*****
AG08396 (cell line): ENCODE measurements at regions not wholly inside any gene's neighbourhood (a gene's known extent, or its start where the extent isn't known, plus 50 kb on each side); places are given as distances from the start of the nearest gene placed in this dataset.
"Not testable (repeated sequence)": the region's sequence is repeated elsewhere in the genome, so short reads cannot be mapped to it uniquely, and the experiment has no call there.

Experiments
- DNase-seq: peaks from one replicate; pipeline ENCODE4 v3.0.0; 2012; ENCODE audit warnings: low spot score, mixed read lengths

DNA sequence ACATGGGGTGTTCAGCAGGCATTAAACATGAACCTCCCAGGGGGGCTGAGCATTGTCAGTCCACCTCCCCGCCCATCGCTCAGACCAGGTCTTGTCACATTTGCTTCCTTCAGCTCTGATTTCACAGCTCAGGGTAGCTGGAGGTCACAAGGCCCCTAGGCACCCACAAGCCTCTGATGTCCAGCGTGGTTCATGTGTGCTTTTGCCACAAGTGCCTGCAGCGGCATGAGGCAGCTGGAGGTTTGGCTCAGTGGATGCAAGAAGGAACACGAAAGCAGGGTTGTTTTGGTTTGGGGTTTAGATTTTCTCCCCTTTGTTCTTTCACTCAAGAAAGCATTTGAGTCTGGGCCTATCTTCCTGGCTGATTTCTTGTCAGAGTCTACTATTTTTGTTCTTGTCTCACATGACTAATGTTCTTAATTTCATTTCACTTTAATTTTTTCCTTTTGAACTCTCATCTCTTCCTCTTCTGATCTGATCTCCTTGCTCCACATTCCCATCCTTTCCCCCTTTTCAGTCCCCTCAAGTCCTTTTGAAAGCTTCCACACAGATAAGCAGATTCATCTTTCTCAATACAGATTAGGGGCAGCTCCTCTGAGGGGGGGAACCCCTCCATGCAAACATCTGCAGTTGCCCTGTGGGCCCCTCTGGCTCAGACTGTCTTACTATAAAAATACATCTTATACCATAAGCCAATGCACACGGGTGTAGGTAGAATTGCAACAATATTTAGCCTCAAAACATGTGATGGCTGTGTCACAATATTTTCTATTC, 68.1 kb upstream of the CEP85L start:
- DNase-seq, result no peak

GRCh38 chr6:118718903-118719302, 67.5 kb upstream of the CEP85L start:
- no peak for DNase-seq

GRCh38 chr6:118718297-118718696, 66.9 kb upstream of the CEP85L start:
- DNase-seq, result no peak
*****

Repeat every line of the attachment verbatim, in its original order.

AG08396 (cell line): ENCODE measurements at regions not wholly inside any gene's neighbourhood (a gene's known extent, or its start where the extent isn't known, plus 50 kb on each side); places are given as distances from the start of the nearest gene placed in this dataset.
"Not testable (repeated sequence)": the region's sequence is repeated elsewhere in the genome, so short reads cannot be mapped to it uniquely, and the experiment has no call there.

Experiments
- DNase-seq: peaks from one replicate; pipeline ENCODE4 v3.0.0; 2012; ENCODE audit warnings: low spot score, mixed read lengths

DNA sequence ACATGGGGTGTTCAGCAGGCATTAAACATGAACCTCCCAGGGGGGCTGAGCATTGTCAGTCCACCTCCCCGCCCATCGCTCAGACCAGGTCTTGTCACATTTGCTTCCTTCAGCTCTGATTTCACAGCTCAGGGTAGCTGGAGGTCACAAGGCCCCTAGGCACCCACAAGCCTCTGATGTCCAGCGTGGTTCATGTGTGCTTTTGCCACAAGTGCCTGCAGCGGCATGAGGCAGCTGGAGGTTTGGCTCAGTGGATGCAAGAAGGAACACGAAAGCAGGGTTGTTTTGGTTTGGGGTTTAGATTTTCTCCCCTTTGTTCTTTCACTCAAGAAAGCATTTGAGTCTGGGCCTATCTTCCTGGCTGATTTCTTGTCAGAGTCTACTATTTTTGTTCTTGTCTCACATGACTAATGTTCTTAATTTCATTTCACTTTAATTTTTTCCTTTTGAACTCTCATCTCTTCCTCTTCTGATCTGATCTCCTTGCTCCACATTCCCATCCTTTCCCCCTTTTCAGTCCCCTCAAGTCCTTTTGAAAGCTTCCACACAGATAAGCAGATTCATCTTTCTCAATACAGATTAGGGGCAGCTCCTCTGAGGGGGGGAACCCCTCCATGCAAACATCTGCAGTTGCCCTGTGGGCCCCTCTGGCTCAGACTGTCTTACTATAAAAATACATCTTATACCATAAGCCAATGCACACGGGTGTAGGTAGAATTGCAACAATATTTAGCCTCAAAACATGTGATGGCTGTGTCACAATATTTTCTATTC, 68.1 kb upstream of the CEP85L start:
- DNase-seq, result no peak

GRCh38 chr6:118718903-118719302, 67.5 kb upstream of the CEP85L start:
- no peak for DNase-seq

GRCh38 chr6:118718297-118718696, 66.9 kb upstream of the CEP85L start:
- DNase-seq, result no peak